Low-dose radiosurgery of non-functioning pituitary adenomasAmr El-Shehaby, MD1, Wael Reda, MD1, Khaled Abdel Karim2, Sameh Roshdy, MSc31Gamma Knife Center Cairo, Nasser Institute 2Gamma Knife Center Cairo 3Gamme Knife Center Cairo, Nasser Institute Keywords: pituitary adenoma, radiosurgery, gamma knife, outcome, vision
The main concerns when performing GKS (Gamma knife radiosurgery) for pituitary adenoma is visual and pituitary function preservation while achieving tumor growth control. Higher prescription doses are typically correlated with a higher incidence of postradiosurgical hormonal deficiencies.
The goal of the study was to retrospectively analyze the feasibility of
using a lower prescription dose in the treatment of non-functioning
pituitary adenomas and its effect on vision, pituitary function and
The study was carried out on 38 patients with non-functioning pituitary
adenomas treated between January 2002 and July 2008. Twenty one patients
were available for follow up for at least 2 years (13 males and 8
females). Nineteen patients were previously operated. Three cases
developed pituitary dysfunction after surgery. One patient had an
abnormal pituitary hormone profile before radiosurgery due to an attack
of pituitary apoplexy. Visual field defects were present in 12 patients.
The prescription dose was 12 Gy in all patients. The tumor volume ranged from 0.5 to 11.8 cc (mean 4.8 cc). The maximum dose to the visual pathway was kept below 10 Gy. The mean maximum dose to the visual pathway was 7.9 Gy.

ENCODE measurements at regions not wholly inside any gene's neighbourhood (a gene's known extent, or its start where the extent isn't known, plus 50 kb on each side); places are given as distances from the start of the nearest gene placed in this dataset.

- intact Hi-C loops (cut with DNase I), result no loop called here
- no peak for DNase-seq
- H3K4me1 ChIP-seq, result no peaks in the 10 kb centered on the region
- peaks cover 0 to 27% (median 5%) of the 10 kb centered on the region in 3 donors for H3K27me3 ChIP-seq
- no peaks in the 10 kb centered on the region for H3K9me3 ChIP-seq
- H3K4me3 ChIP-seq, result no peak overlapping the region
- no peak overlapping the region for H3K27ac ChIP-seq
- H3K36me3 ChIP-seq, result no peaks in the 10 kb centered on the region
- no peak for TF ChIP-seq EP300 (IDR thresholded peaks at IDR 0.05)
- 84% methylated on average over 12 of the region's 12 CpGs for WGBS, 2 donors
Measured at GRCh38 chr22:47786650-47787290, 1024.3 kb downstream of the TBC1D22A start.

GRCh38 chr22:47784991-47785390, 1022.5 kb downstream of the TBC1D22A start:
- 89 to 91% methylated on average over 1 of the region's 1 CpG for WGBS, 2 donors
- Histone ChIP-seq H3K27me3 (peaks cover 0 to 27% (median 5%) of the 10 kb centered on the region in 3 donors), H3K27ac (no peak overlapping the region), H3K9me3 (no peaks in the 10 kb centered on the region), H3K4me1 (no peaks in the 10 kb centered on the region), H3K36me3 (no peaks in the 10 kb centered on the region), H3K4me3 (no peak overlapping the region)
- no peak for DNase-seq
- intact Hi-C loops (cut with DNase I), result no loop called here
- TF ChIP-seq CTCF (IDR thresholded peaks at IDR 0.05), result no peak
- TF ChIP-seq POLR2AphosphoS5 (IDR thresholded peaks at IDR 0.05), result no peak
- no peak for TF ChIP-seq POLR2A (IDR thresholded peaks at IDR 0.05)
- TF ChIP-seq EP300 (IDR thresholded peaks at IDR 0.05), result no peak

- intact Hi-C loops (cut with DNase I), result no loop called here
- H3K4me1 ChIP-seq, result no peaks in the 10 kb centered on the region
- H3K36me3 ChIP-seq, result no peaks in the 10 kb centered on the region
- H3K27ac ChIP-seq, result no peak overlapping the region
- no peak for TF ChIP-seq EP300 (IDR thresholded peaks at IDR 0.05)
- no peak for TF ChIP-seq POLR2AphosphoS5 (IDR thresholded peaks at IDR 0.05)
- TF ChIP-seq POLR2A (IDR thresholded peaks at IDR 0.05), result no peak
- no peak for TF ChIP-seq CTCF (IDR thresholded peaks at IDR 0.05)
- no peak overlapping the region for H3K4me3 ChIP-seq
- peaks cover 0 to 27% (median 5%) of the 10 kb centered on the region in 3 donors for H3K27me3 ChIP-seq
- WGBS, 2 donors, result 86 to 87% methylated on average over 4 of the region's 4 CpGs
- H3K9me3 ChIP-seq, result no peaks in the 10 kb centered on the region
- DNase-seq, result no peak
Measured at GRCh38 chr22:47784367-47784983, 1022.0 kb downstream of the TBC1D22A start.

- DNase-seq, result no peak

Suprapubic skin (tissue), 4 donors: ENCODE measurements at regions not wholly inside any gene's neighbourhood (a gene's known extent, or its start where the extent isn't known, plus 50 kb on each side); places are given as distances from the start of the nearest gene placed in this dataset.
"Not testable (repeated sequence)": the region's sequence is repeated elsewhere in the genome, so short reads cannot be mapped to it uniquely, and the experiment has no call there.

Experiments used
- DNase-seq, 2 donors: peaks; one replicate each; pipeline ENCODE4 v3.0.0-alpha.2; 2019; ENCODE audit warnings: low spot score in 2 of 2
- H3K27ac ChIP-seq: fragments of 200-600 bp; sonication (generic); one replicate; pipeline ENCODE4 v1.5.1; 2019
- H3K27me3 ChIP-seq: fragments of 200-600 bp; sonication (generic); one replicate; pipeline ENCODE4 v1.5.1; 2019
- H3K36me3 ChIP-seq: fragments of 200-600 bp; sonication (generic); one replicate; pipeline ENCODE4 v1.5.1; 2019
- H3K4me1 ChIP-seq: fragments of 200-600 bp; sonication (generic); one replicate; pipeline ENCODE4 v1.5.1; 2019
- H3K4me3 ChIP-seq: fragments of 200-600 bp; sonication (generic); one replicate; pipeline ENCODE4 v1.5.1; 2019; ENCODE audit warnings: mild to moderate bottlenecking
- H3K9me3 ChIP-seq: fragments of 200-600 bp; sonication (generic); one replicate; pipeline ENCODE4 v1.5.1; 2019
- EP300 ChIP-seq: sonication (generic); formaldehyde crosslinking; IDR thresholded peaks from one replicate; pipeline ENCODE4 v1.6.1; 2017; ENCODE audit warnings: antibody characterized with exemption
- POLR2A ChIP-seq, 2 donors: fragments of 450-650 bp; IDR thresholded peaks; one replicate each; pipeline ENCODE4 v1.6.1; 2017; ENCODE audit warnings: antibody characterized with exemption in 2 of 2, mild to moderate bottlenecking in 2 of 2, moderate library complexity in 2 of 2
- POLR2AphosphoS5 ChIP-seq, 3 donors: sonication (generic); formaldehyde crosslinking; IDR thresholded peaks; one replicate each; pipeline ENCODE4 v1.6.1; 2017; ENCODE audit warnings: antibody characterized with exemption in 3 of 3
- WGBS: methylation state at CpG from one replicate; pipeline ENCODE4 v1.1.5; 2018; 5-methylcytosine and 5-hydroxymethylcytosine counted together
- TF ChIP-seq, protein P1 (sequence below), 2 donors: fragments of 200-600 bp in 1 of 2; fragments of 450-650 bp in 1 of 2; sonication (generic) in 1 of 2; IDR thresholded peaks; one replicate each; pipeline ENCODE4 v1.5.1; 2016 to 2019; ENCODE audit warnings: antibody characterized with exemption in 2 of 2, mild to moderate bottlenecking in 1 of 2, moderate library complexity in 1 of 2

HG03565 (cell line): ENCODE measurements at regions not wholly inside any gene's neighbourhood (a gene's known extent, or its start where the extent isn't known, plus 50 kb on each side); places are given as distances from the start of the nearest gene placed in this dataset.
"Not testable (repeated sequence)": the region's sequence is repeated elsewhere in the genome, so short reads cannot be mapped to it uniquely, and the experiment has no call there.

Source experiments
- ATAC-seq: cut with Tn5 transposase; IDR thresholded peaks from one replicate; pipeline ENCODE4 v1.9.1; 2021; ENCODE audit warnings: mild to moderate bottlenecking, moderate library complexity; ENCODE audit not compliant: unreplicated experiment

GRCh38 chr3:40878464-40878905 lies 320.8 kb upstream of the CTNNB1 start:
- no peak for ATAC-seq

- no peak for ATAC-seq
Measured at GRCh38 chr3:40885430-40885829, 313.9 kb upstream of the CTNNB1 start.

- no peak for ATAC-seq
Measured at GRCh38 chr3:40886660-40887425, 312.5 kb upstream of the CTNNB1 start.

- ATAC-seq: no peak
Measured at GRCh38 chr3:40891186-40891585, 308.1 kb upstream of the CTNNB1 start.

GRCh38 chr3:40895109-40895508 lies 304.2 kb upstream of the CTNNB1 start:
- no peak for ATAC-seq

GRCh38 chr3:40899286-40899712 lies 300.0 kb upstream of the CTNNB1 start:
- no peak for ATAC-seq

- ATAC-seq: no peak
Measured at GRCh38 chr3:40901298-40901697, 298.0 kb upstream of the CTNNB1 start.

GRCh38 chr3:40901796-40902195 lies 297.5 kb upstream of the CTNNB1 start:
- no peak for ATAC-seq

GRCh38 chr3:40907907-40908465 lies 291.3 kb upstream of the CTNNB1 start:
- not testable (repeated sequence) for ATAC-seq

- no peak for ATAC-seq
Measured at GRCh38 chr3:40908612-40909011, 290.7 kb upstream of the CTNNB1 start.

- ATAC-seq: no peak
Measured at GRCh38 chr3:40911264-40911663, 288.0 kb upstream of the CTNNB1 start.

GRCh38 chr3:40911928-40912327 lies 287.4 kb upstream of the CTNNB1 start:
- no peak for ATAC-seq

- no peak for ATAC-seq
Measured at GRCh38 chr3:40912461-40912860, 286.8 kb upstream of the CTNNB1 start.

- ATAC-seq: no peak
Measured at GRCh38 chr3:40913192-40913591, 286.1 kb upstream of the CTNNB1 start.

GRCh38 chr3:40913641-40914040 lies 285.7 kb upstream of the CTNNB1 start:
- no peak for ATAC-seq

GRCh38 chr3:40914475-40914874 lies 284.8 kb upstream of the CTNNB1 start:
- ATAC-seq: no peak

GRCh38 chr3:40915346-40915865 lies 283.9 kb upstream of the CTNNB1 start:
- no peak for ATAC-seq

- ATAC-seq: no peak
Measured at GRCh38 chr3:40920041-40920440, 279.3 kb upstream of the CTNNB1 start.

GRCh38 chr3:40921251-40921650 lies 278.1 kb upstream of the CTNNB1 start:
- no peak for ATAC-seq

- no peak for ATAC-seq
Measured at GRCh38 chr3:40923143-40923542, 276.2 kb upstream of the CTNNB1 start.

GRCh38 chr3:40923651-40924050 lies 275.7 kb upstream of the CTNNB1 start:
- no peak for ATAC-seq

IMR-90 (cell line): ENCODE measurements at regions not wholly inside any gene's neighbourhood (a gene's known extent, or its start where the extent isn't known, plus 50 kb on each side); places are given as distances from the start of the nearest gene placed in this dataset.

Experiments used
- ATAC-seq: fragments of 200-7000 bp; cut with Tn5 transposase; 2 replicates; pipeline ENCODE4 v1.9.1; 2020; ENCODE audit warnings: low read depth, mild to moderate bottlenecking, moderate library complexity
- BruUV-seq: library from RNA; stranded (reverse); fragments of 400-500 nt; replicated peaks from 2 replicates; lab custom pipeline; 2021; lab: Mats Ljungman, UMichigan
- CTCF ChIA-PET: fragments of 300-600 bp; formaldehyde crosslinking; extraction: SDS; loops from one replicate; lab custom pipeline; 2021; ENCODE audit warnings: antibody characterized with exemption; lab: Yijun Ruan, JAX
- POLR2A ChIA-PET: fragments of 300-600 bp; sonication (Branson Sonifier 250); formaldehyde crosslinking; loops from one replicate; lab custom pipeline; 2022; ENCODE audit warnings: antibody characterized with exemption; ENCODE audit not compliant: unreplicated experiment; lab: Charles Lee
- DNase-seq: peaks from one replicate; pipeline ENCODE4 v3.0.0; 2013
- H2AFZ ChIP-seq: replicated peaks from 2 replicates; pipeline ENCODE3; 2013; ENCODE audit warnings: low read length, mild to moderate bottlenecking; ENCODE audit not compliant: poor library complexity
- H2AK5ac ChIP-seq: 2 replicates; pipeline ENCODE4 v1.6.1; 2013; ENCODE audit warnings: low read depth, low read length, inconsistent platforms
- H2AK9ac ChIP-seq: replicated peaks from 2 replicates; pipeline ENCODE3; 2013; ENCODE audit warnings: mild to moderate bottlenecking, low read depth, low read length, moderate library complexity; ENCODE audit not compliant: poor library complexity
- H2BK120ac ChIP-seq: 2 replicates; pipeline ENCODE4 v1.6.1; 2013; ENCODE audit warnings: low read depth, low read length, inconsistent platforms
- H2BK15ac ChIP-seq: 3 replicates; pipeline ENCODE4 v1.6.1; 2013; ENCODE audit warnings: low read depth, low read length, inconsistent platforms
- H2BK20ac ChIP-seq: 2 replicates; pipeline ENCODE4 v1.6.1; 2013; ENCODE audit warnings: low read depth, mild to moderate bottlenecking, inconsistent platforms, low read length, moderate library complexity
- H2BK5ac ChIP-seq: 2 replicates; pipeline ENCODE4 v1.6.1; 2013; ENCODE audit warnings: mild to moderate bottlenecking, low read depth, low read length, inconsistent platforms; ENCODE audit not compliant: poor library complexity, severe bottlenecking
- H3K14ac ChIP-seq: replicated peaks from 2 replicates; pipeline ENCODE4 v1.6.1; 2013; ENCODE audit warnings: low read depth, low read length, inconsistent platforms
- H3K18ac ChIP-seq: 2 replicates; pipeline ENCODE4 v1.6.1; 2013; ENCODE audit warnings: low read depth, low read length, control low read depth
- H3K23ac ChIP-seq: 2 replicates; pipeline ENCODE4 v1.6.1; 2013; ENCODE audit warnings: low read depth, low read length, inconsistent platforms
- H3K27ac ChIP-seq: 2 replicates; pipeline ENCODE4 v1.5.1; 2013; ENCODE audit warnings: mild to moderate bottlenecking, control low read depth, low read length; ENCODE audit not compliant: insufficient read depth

The patients were followed up for a period of 24 to 90 months (mean 44 months). The tumor size decreased in 11 (52%) patients and remained stable in 9 (43%) patients. In one patient there was tumor growth outside the previous radiation field (on the contralateral side). Of the 12 patients with visual field defects, 9 (75%) experienced an improvement and the rest remained stable. In only four patients was the visual improvement associated with tumor shrinkage. The hormonal profile remained normal in all except the 4 patients with preradiosurgical pituitary dysfunction.
This was a retrospective study.
The 12 Gy prescription dose used in this study seems to be sufficient at producing tumor control sparing the patient from radiation-induced pituitary dysfunction. This is even supported by the visual improvement reported in a number of cases.
A larger series and longer follow up is required to confirm the outcome of 12 Gy radiosurgery for pituitary tumors. Project Roles:
A. El-Shehaby (), W. Reda (), K. Karim (), S. Roshdy ()